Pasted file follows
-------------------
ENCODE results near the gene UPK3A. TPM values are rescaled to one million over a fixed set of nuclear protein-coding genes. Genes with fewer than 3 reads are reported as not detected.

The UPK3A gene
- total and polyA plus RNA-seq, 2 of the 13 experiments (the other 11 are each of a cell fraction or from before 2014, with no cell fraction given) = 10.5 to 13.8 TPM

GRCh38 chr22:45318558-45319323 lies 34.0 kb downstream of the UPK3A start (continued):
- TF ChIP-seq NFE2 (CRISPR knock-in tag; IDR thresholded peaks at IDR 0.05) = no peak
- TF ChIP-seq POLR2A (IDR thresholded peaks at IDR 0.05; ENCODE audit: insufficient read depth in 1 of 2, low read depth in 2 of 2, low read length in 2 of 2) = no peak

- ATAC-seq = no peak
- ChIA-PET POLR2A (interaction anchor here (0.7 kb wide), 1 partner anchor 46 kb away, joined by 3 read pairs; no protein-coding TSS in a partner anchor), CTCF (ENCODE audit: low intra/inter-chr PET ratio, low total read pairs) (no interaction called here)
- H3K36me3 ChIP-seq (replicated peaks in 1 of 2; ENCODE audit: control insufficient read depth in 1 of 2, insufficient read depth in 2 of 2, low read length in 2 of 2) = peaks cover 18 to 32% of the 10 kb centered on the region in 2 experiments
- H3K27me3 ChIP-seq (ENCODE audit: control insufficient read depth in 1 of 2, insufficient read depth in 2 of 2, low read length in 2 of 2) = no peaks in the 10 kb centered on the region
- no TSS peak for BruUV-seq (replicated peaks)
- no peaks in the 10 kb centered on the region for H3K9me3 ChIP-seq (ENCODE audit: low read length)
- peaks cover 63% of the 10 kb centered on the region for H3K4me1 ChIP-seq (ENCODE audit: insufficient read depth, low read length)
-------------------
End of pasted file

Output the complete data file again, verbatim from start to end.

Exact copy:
ENCODE results near the gene UPK3A. TPM values are rescaled to one million over a fixed set of nuclear protein-coding genes. Genes with fewer than 3 reads are reported as not detected.

The UPK3A gene
- total and polyA plus RNA-seq, 2 of the 13 experiments (the other 11 are each of a cell fraction or from before 2014, with no cell fraction given) = 10.5 to 13.8 TPM

GRCh38 chr22:45318558-45319323 lies 34.0 kb downstream of the UPK3A start (continued):
- TF ChIP-seq NFE2 (CRISPR knock-in tag; IDR thresholded peaks at IDR 0.05) = no peak
- TF ChIP-seq POLR2A (IDR thresholded peaks at IDR 0.05; ENCODE audit: insufficient read depth in 1 of 2, low read depth in 2 of 2, low read length in 2 of 2) = no peak

- ATAC-seq = no peak
- ChIA-PET POLR2A (interaction anchor here (0.7 kb wide), 1 partner anchor 46 kb away, joined by 3 read pairs; no protein-coding TSS in a partner anchor), CTCF (ENCODE audit: low intra/inter-chr PET ratio, low total read pairs) (no interaction called here)
- H3K36me3 ChIP-seq (replicated peaks in 1 of 2; ENCODE audit: control insufficient read depth in 1 of 2, insufficient read depth in 2 of 2, low read length in 2 of 2) = peaks cover 18 to 32% of the 10 kb centered on the region in 2 experiments
- H3K27me3 ChIP-seq (ENCODE audit: control insufficient read depth in 1 of 2, insufficient read depth in 2 of 2, low read length in 2 of 2) = no peaks in the 10 kb centered on the region
- no TSS peak for BruUV-seq (replicated peaks)
- no peaks in the 10 kb centered on the region for H3K9me3 ChIP-seq (ENCODE audit: low read length)
- peaks cover 63% of the 10 kb centered on the region for H3K4me1 ChIP-seq (ENCODE audit: insufficient read depth, low read length)